Effects of experimentally-induced peer group rejection on children’s risk-taking behaviour.
This study assessed the immediate causal effect of peer-group rejection on children's state anxiety and self-esteem, as well as their risk-taking behaviour. Children (n = 44) aged 8 and 10 years participated in a minimal group study in which they were accepted or rejected by a peer group, following which their anxiety, self-esteem, and risk-taking behaviour were assessed. The findings revealed that peer rejection caused a substantial increase in the children's anxiety, but did not affect their self-esteem. It was also found that peer status interacted with age to influence the children's risk-taking behaviour. Following peer rejection, children's risk-taking behaviour was significantly greater at 10 compared with 8 years of age. In contrast, following peer acceptance, their risk-taking was significantly lower at 10 compared with 8 years of age. The implications of the findings for research on peer-group rejection and risk-taking behaviour are discussed.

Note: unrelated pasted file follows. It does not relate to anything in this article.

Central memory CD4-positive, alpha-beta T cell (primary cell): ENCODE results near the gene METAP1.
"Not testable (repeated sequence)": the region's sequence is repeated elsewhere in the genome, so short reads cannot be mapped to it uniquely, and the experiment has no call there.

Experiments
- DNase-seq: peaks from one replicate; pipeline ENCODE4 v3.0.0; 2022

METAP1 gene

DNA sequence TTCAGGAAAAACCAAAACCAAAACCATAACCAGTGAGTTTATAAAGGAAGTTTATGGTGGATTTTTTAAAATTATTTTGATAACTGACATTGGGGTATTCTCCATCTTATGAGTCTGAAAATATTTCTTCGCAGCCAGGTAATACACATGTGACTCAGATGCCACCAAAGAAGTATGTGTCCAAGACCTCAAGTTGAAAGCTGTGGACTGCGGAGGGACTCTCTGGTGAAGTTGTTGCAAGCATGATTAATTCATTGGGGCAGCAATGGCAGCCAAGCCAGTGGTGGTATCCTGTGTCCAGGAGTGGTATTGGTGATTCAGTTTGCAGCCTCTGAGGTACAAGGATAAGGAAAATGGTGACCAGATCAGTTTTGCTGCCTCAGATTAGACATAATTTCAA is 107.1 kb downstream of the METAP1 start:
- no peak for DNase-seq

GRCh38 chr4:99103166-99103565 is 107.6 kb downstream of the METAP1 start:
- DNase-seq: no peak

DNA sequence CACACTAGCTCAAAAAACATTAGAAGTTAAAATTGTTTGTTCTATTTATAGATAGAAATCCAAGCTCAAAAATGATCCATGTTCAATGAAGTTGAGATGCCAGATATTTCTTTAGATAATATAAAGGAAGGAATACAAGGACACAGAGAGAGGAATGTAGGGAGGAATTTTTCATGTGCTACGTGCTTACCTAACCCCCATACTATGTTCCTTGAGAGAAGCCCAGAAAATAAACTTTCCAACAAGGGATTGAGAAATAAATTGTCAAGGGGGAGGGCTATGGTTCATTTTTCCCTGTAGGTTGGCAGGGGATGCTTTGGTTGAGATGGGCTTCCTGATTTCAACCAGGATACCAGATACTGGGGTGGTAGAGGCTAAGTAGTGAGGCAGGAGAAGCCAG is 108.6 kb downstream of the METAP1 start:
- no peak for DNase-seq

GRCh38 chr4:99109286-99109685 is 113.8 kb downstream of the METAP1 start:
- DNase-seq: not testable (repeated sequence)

European Journal of Developmental Psychology